Greatest Film Scenes
and Moments



Summer of '42 (1971)

 



Written by Tim Dirks

Title Screen
Movie Title/Year and Scene Descriptions
Screenshots

Summer of '42 (1971)

In director Robert Mulligan's bittersweet, melancholy, war-time, New England beachside summer romance and coming-of-age tale, it featured Michel Legrand's recognizable, Oscar-winning dramatic score, some soft-focus cinematography, and an Academy Award nomination for Herman Raucher's Best Screenplay:

  • the setting for the rites-of-passage romantic drama was the nostalgic atmosphere of 1940s Nantucket Island, seen in flashback 30 years later; it was narrated (with opening and closing comments) by the grown-up adult version of young, sensitive minded 15 year-old teenager Herman "Hermie" Raucher (Gary Grimes)
  • during the summer of 1942, a time of war, Hermie and his two teenaged friends were vacationing with their families - visiting the island off the Eastern seaboard; a trio of sex-obsessed male friends included Hermie, the group's leader Oscar "Oscy" Seltzer (Jerry Houser) and nerdy, shy and immature Benjie (Oliver Conant); they often expressed their sexual awkardness and desire to lose their virginity, and perused sexual manuals to learn about sexual intercourse (and how to achieve it in 12 steps)
  • Hermie hopelessly fell in love, at a distance with a neighbor - beautiful 22 year-old, newly-married war bride Dorothy (Jennifer O'Neill); he became acquainted with her by helping her to carry groceries, and by performing chores (such as moving boxes into the attic), after her recently-drafted husband departed for the war front
  • during a night at the movies (watching the romantic drama Now, Voyager (1942)), Hermie was with Aggie (Katherine Allentuck), while Oscy chose to accompany flirtatious Miriam (Christopher Norris); Benjie was too fearful of the opposite sex to stick around; during the film's screening, both Hermie and Oscy awkwardly made out with their young dates; humorously, Hermie wrongly believed he was stroking his date's breast, but it was actually her arm
  • in one comic vignette, in preparation for a beach marshmallow roast (and possible sexual contact with their dates), Hermie was coaxed into nervously purchasing a condom from an unsympathetic storeowner
  • a tearjerking romance and sexual awakening occurred for Hermie when he visited Dorothy one evening; as he entered the dimly-lit house, a phonograph needle was stuck on a record; in the living room, he noticed a bottle of alcohol and a glass, and an ashtray stuffed with cigarette butts; he discovered that Dorothy had just learned via a government telegram that her husband had been killed in action (his plane was shot down over France)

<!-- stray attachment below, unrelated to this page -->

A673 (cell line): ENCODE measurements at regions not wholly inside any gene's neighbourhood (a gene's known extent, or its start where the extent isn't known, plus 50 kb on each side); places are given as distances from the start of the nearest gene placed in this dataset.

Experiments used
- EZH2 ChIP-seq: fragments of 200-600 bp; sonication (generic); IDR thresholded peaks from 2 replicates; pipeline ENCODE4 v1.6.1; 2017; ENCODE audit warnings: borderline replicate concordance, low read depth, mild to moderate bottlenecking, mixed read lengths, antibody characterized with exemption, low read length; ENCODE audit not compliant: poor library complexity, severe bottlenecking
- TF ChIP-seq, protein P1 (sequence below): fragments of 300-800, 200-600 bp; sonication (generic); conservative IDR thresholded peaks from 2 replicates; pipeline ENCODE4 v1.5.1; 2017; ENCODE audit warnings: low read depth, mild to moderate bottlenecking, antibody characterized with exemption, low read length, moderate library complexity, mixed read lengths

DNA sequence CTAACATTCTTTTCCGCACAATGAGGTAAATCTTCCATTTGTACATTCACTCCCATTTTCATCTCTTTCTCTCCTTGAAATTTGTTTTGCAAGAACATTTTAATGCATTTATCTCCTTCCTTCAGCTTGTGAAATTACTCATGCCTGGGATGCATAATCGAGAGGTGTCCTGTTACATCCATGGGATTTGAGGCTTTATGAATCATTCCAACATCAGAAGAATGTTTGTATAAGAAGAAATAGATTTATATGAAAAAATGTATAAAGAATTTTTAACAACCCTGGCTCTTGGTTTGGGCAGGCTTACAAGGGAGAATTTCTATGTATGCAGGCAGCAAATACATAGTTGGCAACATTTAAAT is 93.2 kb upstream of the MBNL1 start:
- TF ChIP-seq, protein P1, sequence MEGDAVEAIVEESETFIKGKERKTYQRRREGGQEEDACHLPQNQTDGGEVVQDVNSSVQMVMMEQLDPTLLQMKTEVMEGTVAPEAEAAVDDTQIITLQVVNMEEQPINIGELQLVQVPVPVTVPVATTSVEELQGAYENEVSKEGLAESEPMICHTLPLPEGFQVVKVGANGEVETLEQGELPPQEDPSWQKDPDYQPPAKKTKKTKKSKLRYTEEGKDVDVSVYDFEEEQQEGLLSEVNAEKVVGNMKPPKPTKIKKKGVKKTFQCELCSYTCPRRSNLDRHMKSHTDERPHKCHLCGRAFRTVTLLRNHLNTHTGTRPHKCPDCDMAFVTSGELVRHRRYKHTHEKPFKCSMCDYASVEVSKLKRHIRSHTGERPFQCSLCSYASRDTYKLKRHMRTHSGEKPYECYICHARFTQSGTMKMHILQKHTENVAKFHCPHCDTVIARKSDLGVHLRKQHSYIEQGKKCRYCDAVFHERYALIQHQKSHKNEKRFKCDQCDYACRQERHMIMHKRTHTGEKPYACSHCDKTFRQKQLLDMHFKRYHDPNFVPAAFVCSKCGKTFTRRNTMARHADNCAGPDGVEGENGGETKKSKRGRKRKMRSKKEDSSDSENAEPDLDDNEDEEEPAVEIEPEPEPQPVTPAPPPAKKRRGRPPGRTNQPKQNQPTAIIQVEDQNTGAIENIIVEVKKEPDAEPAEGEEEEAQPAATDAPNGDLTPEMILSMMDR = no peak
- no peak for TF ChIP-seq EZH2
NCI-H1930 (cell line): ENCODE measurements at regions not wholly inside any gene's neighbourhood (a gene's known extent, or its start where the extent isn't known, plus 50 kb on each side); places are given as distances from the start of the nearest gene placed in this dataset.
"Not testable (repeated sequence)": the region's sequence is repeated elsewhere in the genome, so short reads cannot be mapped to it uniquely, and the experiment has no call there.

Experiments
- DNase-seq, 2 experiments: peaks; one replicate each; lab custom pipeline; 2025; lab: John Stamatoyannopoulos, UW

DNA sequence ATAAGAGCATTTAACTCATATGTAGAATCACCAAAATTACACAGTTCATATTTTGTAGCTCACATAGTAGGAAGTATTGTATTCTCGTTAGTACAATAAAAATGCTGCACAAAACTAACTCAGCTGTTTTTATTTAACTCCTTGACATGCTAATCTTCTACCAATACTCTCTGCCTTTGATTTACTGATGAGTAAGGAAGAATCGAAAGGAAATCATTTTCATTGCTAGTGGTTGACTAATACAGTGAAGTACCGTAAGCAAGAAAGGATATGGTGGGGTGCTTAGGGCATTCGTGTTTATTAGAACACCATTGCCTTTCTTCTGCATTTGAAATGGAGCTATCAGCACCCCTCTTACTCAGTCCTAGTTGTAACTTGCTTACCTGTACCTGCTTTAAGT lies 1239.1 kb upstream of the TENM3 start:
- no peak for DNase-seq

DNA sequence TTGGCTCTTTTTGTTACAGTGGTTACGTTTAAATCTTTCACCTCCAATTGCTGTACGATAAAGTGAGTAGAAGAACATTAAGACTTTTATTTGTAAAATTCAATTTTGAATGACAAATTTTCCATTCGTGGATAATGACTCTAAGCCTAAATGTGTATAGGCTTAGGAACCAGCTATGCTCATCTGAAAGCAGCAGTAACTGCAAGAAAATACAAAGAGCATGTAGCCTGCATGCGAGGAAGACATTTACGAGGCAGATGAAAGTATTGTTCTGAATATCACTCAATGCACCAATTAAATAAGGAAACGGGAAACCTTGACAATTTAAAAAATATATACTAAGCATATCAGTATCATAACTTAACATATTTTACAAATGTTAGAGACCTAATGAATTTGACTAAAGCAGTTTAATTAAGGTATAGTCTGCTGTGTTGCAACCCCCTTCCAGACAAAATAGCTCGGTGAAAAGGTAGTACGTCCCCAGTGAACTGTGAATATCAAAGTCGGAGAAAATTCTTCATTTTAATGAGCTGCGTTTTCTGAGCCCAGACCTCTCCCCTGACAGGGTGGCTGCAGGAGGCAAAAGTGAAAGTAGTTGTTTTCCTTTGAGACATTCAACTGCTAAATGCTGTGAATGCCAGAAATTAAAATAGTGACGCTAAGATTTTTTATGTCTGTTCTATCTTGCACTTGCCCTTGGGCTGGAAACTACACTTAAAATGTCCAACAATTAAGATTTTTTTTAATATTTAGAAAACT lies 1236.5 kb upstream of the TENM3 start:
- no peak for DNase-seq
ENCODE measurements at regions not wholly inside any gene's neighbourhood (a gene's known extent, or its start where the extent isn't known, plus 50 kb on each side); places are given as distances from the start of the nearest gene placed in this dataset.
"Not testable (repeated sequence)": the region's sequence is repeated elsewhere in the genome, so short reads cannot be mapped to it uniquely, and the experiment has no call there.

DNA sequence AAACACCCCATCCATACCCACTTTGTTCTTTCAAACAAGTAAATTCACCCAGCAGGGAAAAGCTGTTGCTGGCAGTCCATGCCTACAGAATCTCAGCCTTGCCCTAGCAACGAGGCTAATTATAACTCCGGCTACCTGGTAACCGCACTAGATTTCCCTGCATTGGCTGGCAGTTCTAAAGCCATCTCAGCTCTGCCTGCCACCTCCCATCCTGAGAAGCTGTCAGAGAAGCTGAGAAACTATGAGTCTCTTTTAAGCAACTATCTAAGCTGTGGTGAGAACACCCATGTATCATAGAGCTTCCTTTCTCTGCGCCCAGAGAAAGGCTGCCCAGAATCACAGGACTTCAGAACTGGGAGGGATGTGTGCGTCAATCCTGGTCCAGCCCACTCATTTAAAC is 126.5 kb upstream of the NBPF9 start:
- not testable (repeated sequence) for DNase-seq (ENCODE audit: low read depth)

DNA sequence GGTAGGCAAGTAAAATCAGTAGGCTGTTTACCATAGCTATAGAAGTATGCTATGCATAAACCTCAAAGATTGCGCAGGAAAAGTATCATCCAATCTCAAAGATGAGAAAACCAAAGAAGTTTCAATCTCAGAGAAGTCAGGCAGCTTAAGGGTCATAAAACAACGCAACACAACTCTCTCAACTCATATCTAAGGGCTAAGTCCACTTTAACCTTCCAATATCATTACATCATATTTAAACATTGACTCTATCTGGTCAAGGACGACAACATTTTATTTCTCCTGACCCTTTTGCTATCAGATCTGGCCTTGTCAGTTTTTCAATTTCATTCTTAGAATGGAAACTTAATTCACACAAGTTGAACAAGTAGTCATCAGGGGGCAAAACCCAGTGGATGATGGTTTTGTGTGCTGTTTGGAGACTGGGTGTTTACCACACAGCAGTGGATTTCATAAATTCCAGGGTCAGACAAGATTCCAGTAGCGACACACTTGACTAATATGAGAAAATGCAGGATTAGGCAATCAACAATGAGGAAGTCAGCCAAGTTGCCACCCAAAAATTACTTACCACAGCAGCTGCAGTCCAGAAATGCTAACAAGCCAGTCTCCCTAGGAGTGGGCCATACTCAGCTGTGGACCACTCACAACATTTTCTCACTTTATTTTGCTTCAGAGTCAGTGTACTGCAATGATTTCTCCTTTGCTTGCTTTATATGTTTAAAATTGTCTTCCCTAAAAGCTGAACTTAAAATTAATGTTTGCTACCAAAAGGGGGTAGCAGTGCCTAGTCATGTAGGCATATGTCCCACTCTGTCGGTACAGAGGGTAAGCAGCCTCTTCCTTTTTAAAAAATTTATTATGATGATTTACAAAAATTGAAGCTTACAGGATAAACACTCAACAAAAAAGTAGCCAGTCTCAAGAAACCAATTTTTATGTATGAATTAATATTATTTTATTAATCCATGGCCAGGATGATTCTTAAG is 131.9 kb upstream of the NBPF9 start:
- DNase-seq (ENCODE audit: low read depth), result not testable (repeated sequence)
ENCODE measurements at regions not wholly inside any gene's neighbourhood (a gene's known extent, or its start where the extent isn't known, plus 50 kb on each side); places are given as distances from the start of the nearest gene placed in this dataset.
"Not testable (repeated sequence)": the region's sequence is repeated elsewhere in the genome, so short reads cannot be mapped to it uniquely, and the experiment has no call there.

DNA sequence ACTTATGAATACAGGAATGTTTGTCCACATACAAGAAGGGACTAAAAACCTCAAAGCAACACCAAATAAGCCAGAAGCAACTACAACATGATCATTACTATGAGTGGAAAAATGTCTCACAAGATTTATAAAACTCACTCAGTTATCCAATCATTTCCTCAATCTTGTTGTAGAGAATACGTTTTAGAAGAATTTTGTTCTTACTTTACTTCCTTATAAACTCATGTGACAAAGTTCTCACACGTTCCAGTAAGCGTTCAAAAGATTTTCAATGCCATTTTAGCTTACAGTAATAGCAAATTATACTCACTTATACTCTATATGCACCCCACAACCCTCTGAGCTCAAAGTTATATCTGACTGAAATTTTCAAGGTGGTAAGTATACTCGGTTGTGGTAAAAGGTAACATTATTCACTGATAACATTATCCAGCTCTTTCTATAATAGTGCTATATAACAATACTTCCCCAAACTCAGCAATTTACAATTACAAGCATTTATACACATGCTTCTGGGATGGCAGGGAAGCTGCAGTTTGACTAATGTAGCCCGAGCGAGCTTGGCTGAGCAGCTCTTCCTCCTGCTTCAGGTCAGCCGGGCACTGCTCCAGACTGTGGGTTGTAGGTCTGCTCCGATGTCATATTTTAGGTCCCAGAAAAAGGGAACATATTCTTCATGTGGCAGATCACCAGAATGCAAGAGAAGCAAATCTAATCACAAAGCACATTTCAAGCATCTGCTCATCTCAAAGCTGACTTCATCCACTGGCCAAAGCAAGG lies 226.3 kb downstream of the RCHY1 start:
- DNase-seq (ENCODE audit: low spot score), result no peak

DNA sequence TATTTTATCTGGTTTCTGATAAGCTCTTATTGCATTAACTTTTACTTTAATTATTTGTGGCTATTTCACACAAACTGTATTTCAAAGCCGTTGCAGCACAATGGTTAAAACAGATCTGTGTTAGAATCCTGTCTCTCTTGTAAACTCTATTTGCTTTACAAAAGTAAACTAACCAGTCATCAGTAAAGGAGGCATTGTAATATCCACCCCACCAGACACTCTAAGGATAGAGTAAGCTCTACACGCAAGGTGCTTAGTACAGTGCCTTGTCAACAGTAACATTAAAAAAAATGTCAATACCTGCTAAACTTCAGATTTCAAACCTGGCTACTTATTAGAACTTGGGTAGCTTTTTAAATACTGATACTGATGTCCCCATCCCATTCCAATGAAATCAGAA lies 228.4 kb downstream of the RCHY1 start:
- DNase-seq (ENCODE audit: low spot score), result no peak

• with tears in her eyes and slightly drunk, she put her head on Hermie's shoulder, and slowly danced (barefooted) with him to the tune (the film's theme song) playing on a phonograph record; she also tenderly kissed him a few times

Tender Kisses Between Hermie and Dorothy
  • after kissing him (as the phonograph needle reached the end of the record), with only the sound of the waves on the soundtrack, she wordlessly beckoned him; she took him by the hand, and led him to her bedroom for comfort; she slowly removed her white slip over her head, prepared the bed, and then removed her bra and panties before they gently entered her bed naked together
Together In the Bedroom
  • when Hermie left her later that evening, she was outside on the porch in a robe, smoking a cigarette; she gave him a simple "Good night, Hermie" - and that was the last time he saw her
  • the next day, when Hermie returned to Dorothy's beach house, he saw that she had left a note for him (inside an envelope attached to the front door); he sat down on the porch to read it; she explained (in voice-over) that perhaps the meaning of the event would come to him in time, and she hoped that he would not face senseless tragedies in his life: ("Dear Hermie: I must go home now. I'm sure you'll understand. There's much I have to do. I won't try and explain what happened last night because I know that, in time, you'll find a proper way in which to remember it. What I will do is remember you. And I pray that you be spared all senseless tragedies. I wish you good things, Hermie. Only good things. Always, Dorothy"), to the swelling sounds of Michel Legrande's theme music
  • the final bitter-sweet and sentimental voice-over came from the Narrator, middle-aged Herman Raucher (voice of Robert Mulligan), as he thought back to that fateful summer of 1942: "I was never to see her again. Nor was I ever to learn what became of her. We were different then. Kids were different. It took us longer to understand the things we felt. Life is made up of small comings and goings. And for everything we take with us, there is something that we leave behind. In the summer of '42, we raided the Coast Guard station four times, we saw five movies, and had nine days of rain. Benji broke his watch, Oscy gave up the harmonica, and in a very special way, I lost Hermie forever"



Slow-Dancing: Hermie with Dorothy


"Good night, Hermie"


Dorothy's Note Left for Hermie

Film's Ending - Last Look at the Beach House

100's of the GREATEST SCENES AND MOMENTS

Greatest Scenes: Intro | What Makes a Great Scene? | Scenes: Quiz
Scenes: Film Titles A - H | Scenes: Film Titles I - R | Scenes: Film Titles S - Z


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